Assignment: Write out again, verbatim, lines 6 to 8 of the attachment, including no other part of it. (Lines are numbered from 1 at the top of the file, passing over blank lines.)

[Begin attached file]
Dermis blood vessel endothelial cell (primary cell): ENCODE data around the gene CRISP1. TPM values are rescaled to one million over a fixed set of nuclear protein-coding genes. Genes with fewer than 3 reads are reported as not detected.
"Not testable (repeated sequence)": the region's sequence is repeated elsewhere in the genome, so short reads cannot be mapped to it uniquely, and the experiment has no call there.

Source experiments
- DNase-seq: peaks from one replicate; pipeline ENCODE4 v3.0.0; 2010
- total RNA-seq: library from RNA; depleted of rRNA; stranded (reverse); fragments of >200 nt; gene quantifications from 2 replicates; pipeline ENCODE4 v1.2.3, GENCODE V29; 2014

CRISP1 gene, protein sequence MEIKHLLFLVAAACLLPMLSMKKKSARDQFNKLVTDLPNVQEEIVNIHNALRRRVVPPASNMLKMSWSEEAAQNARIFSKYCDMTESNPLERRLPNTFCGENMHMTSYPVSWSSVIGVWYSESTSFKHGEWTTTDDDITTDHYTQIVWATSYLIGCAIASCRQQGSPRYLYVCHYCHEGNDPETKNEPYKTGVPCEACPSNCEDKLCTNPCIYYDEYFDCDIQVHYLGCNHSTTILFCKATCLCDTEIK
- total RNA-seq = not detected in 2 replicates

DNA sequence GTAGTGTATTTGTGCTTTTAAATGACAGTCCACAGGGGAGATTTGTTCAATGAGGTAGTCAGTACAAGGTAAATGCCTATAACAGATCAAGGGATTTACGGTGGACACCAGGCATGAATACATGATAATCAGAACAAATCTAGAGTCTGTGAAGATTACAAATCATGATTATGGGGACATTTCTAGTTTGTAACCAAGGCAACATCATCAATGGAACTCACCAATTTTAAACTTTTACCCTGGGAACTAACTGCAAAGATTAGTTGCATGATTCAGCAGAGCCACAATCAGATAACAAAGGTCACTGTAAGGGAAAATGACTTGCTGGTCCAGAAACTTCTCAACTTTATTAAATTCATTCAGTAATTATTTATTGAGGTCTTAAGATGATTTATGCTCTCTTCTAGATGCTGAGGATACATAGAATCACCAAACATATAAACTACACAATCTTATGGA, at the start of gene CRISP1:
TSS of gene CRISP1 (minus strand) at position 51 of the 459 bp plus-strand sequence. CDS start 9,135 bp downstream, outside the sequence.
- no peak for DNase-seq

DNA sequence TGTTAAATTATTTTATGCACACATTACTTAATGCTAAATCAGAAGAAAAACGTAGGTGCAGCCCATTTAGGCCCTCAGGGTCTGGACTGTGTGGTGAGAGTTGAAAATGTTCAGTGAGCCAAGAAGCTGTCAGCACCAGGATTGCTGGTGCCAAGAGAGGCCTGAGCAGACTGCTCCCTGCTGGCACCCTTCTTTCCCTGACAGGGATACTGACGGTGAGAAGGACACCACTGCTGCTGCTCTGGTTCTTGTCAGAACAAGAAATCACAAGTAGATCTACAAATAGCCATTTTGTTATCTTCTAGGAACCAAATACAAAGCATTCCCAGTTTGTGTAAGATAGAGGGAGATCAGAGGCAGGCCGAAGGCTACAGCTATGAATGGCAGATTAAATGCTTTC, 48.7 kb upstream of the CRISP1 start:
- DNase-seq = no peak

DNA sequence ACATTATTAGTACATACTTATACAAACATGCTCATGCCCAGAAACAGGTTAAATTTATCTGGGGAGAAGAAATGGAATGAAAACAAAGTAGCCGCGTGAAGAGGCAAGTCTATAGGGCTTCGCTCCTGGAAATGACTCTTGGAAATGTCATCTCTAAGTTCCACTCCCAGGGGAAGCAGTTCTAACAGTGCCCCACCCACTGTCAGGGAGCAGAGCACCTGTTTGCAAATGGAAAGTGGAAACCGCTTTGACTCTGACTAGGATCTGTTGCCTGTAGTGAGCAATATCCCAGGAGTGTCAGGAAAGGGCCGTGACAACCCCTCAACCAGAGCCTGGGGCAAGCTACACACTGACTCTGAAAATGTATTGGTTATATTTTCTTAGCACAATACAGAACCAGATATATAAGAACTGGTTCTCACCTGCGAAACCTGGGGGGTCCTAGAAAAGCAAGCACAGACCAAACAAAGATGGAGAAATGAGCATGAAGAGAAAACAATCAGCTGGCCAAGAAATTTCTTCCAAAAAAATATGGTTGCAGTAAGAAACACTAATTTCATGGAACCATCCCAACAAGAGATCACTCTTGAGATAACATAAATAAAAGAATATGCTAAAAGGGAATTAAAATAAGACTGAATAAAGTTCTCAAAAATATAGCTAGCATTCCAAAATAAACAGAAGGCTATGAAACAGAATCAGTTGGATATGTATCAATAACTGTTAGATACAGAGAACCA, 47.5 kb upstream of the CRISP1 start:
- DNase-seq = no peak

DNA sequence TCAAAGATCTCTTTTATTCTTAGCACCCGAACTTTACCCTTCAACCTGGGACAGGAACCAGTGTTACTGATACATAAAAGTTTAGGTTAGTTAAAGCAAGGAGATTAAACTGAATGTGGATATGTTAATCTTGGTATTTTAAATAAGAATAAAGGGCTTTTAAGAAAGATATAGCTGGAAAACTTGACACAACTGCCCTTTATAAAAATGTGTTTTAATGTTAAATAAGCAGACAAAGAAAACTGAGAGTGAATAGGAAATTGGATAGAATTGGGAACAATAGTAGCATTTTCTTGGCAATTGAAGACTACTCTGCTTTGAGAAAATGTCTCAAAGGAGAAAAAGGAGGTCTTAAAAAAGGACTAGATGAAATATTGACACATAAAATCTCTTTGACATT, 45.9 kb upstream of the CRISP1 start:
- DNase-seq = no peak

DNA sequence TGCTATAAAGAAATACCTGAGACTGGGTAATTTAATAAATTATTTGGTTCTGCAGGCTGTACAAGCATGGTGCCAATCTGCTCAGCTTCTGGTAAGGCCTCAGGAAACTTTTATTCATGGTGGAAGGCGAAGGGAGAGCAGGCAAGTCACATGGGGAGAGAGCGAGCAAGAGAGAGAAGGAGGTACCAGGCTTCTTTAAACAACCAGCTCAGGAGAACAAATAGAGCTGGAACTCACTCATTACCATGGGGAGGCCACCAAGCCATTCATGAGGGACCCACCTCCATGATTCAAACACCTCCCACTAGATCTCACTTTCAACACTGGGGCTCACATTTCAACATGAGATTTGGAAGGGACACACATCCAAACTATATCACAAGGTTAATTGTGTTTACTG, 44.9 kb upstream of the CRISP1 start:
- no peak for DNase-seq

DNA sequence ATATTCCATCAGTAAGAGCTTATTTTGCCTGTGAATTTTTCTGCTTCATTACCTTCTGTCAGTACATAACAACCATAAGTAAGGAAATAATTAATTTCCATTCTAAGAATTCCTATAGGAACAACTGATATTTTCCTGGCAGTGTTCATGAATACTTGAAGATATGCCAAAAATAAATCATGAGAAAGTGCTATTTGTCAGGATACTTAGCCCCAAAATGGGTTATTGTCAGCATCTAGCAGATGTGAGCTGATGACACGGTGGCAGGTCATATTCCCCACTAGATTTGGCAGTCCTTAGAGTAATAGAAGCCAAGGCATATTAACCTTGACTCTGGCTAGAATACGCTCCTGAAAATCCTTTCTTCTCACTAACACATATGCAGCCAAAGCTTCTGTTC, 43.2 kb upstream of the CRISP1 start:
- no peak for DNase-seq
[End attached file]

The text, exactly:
CRISP1 gene, protein sequence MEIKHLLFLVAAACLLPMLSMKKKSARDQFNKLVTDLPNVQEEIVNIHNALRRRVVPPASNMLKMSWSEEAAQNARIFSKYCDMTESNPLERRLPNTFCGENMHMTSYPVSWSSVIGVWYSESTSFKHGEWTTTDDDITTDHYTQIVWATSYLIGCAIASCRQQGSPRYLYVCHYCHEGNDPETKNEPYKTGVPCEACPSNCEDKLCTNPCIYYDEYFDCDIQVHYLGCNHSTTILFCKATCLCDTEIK
- total RNA-seq = not detected in 2 replicates

DNA sequence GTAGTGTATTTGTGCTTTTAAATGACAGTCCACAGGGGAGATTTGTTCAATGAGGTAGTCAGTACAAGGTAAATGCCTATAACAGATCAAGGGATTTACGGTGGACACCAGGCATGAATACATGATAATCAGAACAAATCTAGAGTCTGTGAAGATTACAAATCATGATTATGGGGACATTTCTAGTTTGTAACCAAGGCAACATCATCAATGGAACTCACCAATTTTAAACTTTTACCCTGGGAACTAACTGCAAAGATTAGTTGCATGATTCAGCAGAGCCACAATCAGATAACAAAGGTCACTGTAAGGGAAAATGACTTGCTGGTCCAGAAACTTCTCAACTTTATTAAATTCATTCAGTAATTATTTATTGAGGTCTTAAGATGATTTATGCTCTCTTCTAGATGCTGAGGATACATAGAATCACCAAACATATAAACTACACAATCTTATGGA, at the start of gene CRISP1: